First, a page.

Cyber Monday sales this year were huge, surpassing $3 billion for the first time and amounting to a 12% increase over 2014. While they're still dwarfed by Black Friday sales, which at $10.4 billion are more than three times greater, if the e-commerce kickoff to the Christmas party keeps growing at this pace, it won't be long before it overtakes the traditional start of holiday sales.
Dark days ahead
It's still a big day for retailers, but Black Friday's importance has been diminished. Stores have begun opening their doors on Thanksgiving Day and made steep discounts available weeks before so consumers no longer need to wait for the Friday after Turkey Day to get a good deal. It may not be the same rock-bottom price you can get on Black Friday, but you're also not taking an elbow to the chin from some other shopper trying to grab the same deal.
In fact, it's the availability of discounts at other off-peak periods that is causing total sales for Thanksgiving and Black Friday to decline. Both of those days saw sales fall 10% from 2014.
Amazon.com (AMZN 2.57%) ran eight crazy days of sales prior to its Black Friday promotions, Wal-Mart (WMT 1.21%) and Target (TGT 2.05%) began running Christmas sales the day after Halloween, and Wal-Mart started advertising its Christmas layaway program back in August.
In particular, online shopping has given consumers the chance to shop earlier than ever, meaning the significance any one day has to the financial success of a retailer has faded. So, those forces that are dragging down Black Friday as the be-all, end-all of Christmas consumerism will likely be what push Cyber Monday to become the biggest sales day of the season.
According to the National Retail Federation, 103 million people shopped online over the Thanksgiving weekend, just beating out the 102 million that shopped in a physical store. Although there was obviously a lot of overlap between the two cohorts as the industry trade group said more than 150 million people shopped either in stores, online, or both over the weekend, it's how consumers are shopping that is the important difference.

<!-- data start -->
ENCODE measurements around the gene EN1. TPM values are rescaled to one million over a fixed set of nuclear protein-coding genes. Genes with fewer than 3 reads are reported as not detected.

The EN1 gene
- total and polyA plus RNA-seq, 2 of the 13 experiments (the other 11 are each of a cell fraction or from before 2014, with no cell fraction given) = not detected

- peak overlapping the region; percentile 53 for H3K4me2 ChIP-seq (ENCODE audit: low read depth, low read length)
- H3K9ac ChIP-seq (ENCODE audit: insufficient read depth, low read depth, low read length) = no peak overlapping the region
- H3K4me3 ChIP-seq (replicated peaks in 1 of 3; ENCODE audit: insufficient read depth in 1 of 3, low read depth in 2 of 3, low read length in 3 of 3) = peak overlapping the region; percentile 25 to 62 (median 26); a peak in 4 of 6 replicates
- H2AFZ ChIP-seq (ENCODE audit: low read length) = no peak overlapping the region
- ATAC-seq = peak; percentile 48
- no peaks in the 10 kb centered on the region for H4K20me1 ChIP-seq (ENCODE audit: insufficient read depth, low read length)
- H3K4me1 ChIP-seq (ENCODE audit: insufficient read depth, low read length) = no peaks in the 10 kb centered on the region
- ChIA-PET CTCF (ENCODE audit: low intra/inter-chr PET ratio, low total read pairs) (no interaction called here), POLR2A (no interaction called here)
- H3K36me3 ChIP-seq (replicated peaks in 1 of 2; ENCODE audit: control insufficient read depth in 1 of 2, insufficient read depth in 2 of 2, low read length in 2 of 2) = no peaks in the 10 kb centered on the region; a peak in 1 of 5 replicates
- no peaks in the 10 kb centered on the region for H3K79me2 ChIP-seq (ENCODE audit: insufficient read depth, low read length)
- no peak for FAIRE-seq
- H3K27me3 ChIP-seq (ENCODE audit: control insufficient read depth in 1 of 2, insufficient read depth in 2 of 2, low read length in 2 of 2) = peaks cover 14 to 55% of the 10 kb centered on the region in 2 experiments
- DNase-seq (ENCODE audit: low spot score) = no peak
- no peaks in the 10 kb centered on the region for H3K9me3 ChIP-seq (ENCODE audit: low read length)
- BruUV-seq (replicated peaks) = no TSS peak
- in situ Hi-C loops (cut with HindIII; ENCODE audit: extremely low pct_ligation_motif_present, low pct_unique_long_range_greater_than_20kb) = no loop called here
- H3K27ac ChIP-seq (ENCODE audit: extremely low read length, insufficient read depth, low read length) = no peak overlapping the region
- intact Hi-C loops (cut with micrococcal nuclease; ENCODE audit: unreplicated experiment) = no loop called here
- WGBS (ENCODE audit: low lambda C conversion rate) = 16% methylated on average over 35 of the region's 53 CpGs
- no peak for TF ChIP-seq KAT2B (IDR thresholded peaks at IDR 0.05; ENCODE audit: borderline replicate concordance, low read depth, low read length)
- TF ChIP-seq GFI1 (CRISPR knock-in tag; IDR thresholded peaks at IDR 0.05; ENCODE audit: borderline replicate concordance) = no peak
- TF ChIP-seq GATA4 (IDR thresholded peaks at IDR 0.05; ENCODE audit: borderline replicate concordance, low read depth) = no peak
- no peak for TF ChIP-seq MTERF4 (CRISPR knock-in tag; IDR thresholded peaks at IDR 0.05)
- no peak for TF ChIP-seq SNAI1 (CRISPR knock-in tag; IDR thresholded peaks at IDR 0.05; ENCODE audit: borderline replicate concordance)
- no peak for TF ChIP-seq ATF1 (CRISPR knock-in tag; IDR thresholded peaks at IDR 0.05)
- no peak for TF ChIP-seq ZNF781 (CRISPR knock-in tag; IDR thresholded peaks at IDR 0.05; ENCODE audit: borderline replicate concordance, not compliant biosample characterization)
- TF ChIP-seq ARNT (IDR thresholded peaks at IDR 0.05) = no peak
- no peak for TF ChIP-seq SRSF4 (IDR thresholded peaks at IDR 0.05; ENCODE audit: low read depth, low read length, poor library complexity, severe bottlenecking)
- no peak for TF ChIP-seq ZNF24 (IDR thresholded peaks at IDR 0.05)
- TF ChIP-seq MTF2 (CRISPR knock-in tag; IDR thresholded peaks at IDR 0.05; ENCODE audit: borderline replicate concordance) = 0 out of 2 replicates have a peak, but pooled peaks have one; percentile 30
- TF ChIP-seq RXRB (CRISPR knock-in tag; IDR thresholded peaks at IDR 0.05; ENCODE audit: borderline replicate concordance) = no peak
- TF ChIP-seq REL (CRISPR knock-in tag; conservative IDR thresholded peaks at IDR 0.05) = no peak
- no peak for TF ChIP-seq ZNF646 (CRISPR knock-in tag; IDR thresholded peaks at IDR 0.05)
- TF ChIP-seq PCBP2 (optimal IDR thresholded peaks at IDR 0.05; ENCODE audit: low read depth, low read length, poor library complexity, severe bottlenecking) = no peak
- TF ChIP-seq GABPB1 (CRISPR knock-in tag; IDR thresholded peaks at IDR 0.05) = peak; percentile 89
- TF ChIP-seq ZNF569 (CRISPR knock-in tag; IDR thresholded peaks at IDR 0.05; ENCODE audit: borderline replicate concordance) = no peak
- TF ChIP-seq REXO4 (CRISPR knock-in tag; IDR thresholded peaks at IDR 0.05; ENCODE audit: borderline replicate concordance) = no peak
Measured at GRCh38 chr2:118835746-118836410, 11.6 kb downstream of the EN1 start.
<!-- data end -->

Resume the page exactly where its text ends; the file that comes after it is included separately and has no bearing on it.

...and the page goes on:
Over the five-day period encompassing Thanksgiving through Cyber Monday, Wal-Mart says half the orders its website received were from mobile devices, and Target's website was so popular that consumer demand broke it. Many customers got error messages as traffic volumes were more than double its busiest day ever.
The retailer is spending more than $2 billion on capital projects this fiscal year -- about what it spent last year -- but this time focusing about half of it on digital upgrades, understanding it will be mobile shopping that will play the biggest part in its success. Target rewrote its site code so that when it comes to mobile shopping in particular, some analysts believe its capabilities surpass even that of most rivals. But apparently not even they realized how big the increase was going to be.
Amazon's weekend was also not surprisingly huge (though it had glitches, too), with same-store sales up more than 21% from last year.
Shopping on the go
Analysts at comScore said spending via mobile device surged 53% to $838 million, or 27% of Cyber Monday's total. MasterCard's ChannelAdvisor report says smartphones were the primary device used, accounting for almost half of all traffic, more than double the year before, while tablets went from accounting for a fifth of traffic last year to just 13% this year. Desktop computers are quickly fading, falling from 56% of the traffic generated to 38%, which means the money retailers like Target spent in upgrading their systems to better handle mobile was money well spent.
It marks the sixth year running that Cyber Monday has surpassed the prior year's totals and suggests that even though retailers are giving consumers plenty of chances to spend their money earlier, they'll still respond to the big online sales event when it happens. That consumers don't have to engage in fisticuffs to get a great deal boosts its popularity.
E-commerce continues to shape not only when we shop, but how we shop, too, which suggests that when it comes to launching the most profitable points of the year for retailers, it is Cyber Monday -- not Black Friday -- that will be the driving force in the future.